We are exploring the potential of Edpuzzle. Edpuzzle enables you to easily edit videos and turn them in engaging quizzes. The process is simple - find a video, add questions and assign it to your class.

If you would like to be part of the Foundation's subscription and associated network which enables easy sharing etc - please drop me an email and I will send you the necessary 'special' link.

A bit of educational technology history

Does anybody remember the BBC Micro? Those of you who do will be 'pleased' to know that it having it's 40th birthday this year! There is a video from the BBC News about it here.

My parents had one when I was a child. It was less for coding and more for playing Chuckie Egg and Arcadians.

On the subject of educational technology history there was a related Instagram post from the Foundation recently →

Weekly post #23 - Google Meet has a green room plus the waffle, hamburger, snowman and the shish kebab

Replace your background in Google Meet

It would seem that this feature appeared for us this week.

You can now replace your background with an image of your choice. To get the best results you should sit yourself quite close to a wall behind you. The plainer the wall the better the results.

Waffle, hamburger, snowman and the shish kebab

The G Suite Waffle
The G Suite Waffle

There are no official names for the various icons that access menus in Google Chrome. Therefore we should adopt our own!

The waffle - the 3 by 3 set of 9 dots, found at the top of the screen in Gmail, Drive etc that brings up the matrix of other G Suite application.

The hamburger - the three horizontal lines like the bun and patty of a hamburger, found throughout Chrome to access settings.

The snowman - the vertical line of 3 dots, like the 'buttons' upon the chest of a snowman. Usually used to view additional configuration options - such as in Google Meet.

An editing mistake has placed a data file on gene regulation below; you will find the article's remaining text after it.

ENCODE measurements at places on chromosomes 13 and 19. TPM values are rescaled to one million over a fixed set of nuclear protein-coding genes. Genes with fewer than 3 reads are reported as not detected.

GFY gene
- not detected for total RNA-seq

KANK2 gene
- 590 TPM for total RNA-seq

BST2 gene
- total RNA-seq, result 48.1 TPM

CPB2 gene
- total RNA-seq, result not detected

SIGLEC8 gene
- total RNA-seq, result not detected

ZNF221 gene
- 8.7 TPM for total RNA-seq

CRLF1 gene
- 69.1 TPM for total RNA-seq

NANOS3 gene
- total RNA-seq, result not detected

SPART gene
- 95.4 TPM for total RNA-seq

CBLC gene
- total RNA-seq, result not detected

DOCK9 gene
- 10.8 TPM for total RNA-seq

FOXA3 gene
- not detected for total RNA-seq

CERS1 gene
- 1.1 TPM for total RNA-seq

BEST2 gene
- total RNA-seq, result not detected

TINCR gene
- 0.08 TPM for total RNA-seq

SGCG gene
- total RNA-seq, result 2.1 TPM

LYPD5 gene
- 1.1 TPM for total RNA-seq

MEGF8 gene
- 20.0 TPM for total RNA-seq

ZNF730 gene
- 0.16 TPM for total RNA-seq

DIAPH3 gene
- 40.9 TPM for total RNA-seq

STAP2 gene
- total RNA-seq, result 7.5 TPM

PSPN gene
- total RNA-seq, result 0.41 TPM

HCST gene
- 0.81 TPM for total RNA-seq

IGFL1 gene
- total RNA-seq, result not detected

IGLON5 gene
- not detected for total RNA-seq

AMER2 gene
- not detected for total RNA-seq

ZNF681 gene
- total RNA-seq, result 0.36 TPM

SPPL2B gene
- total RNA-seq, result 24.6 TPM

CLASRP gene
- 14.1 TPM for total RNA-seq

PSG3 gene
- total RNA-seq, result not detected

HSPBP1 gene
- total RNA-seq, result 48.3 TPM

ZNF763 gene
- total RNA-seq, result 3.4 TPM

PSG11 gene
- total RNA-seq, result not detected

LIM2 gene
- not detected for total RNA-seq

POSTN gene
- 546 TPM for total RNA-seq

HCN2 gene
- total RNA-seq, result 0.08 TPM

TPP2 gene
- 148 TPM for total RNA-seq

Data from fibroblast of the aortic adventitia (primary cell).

The shish kebab - the horizontal line of 3 dots like pieces of meat on a kebab. Not as common as the 'snowman' but also gives you access to more settings and commands.

[Credit for this idea → Chromebook Classroom - Those Crazy Chromebook Icons]

Google Meet now has a 'green room'

A Practical Guide for Teaching Summarising and Note-Taking

Not strictly a digital things - but with definite overlap with research skills and approaches to learning.

If found the Delete, Substitute and Keep: A Practical Guide for Teaching Summarising and Note-Taking post from David Rodger-Goodwin super interesting.

David is certainly worth a follow.

Weekly post #22 - Badging Google Workspace skills, accessing the Financial Times, Kahoot explainer and some Jamboard

Four things to check out →

Badging digital skills with G Suite Skills from Canopy

I have been using G Suite Skills from Canopy with a group of students during Enrichment period and I am impressed. Using Google Classroom you assign the students badges to earn, such as 'Getting started with Google Drive' or 'Next steps with Google Slides'. The students are presented with tutorials to work through. The student get 'graded' for correct completion and for their efficiency.

G Suite Skills from Canopy

Students build up their badges to earn extra badges that represent a level of competence with the whole of Google Workspace. We now have a core of Year 9 students with the Gold Google Workspace badge.

So far the number of students that have experience this at Campus des Nations is limited. If you can see a way we could integrate this into some of your lessons or the work of your department, please let me know.

Free online access to the Financial Times for you and your students